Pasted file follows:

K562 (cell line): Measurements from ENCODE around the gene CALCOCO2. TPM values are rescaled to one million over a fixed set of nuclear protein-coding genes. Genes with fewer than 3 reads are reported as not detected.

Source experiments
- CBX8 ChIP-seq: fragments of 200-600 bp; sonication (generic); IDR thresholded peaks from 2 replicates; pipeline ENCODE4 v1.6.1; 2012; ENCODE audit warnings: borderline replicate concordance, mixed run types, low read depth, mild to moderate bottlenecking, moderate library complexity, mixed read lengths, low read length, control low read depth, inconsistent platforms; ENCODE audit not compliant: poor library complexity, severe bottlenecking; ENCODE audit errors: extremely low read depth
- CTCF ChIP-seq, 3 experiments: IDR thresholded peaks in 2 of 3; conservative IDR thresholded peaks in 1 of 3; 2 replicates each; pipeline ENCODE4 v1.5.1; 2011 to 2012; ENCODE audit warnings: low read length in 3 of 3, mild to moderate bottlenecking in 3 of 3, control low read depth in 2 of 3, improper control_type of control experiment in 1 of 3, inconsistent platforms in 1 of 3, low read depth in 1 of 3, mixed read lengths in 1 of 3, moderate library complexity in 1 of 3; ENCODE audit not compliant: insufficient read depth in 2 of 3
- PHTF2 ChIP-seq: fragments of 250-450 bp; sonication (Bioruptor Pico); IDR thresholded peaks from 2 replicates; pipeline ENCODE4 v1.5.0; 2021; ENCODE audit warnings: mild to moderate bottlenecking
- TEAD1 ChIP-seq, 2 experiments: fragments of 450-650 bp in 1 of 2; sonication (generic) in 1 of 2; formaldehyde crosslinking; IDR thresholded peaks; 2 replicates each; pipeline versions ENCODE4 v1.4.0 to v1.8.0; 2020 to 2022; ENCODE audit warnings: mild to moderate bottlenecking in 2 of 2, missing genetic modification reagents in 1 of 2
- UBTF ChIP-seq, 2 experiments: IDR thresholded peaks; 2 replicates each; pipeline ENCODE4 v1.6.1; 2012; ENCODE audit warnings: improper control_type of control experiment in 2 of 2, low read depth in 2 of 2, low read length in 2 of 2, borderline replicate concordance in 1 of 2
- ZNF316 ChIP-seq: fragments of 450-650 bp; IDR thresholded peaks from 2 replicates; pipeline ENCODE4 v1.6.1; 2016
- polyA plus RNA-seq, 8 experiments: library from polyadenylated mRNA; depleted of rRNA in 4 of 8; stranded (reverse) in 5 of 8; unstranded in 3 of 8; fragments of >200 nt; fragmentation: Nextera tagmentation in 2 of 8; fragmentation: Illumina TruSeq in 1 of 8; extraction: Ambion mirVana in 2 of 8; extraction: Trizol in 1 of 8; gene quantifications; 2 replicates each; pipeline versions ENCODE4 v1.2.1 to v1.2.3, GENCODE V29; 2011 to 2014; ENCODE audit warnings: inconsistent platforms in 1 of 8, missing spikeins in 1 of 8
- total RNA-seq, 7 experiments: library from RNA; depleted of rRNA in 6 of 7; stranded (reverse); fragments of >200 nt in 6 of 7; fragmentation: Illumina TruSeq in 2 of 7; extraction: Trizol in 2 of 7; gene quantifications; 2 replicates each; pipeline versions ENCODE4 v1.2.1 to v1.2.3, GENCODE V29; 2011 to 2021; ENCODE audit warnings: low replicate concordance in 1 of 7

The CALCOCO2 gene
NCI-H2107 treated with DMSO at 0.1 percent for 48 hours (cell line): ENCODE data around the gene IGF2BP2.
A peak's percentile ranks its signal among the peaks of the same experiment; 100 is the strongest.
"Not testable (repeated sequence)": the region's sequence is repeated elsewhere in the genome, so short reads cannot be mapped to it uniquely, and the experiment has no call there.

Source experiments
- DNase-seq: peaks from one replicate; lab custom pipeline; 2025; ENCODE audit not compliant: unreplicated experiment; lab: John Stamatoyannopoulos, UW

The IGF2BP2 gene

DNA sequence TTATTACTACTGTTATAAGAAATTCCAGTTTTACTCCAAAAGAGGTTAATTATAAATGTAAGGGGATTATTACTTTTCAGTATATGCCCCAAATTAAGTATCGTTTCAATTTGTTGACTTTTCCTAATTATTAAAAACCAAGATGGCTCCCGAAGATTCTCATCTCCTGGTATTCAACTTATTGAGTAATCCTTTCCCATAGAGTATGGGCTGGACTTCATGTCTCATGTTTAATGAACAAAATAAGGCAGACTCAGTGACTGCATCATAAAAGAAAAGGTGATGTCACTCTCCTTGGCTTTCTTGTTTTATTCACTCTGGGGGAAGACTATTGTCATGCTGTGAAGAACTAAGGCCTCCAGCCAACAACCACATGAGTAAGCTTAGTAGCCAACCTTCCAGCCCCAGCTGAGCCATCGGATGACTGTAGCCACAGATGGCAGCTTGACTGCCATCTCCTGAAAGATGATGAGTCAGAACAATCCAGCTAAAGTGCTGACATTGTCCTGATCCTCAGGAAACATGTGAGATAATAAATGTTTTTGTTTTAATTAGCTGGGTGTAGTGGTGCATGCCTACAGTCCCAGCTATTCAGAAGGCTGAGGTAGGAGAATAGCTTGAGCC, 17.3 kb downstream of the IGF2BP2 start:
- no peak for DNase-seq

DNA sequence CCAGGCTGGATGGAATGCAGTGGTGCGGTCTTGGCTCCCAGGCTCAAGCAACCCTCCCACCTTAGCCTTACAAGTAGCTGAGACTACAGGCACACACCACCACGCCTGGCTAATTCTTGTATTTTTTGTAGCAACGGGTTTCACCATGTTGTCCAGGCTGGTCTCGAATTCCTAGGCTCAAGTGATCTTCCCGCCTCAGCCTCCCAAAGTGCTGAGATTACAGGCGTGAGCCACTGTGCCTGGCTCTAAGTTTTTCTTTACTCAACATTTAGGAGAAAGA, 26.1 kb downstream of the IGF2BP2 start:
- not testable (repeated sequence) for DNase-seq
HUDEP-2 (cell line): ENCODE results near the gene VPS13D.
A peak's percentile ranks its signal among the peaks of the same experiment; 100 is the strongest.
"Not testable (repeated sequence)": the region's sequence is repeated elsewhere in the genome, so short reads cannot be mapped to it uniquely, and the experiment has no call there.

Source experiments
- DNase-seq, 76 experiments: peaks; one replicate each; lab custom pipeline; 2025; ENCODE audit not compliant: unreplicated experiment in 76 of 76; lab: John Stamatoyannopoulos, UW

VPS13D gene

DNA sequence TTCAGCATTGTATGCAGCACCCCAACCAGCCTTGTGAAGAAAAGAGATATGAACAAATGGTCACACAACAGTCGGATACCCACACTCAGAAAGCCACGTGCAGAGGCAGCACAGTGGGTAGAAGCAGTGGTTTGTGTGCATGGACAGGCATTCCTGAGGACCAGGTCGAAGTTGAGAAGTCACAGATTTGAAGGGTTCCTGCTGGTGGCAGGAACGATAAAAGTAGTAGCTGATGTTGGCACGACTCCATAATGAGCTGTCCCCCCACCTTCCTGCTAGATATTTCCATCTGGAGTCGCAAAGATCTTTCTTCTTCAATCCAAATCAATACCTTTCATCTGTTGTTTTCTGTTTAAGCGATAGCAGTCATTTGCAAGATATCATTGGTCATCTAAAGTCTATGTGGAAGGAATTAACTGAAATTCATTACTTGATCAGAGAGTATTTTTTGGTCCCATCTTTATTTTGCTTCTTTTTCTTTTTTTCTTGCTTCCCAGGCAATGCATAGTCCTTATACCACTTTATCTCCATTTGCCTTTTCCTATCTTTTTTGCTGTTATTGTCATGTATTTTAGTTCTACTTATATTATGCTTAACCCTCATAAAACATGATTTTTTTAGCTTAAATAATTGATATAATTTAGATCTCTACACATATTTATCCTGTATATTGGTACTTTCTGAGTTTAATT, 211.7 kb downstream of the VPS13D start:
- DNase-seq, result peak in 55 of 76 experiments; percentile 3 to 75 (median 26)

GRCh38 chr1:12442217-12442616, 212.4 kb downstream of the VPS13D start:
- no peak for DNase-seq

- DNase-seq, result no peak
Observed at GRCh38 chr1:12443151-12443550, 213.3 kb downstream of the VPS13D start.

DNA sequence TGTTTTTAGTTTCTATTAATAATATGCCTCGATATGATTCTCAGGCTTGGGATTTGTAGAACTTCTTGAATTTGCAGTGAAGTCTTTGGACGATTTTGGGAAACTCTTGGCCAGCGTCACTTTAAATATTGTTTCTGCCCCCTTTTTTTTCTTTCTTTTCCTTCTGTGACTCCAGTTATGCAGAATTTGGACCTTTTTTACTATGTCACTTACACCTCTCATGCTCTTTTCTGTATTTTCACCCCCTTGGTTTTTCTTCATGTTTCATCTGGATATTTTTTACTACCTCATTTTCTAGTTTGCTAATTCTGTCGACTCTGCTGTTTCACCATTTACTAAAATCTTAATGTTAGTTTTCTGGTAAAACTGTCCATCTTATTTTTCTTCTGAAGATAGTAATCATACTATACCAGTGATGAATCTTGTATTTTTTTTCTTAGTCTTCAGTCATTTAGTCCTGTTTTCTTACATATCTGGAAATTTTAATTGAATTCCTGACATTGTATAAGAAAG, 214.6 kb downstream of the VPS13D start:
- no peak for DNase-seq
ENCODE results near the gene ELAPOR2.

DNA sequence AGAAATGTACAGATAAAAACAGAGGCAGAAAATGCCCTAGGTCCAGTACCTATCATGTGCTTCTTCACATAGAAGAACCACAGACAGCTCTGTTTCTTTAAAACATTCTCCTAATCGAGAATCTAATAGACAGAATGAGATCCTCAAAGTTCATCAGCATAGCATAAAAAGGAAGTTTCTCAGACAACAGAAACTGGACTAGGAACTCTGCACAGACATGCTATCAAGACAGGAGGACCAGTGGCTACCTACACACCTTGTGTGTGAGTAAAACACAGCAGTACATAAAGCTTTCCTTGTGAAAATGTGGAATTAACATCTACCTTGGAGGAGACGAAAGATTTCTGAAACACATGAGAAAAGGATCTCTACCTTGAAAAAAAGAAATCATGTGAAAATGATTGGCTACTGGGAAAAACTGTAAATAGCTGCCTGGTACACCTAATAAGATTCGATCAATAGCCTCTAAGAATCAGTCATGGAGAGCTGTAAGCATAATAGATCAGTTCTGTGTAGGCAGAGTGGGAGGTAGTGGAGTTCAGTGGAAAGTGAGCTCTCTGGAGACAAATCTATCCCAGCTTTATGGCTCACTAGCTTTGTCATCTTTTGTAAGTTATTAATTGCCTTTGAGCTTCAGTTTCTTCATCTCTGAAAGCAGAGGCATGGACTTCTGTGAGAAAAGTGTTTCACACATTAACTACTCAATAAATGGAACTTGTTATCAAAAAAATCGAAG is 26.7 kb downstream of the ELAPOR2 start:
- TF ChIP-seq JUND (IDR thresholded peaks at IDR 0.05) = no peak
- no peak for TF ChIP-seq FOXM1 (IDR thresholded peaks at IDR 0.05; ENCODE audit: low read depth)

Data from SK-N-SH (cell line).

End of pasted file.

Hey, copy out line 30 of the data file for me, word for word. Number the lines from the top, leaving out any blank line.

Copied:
GRCh38 chr1:12442217-12442616, 212.4 kb downstream of the VPS13D start: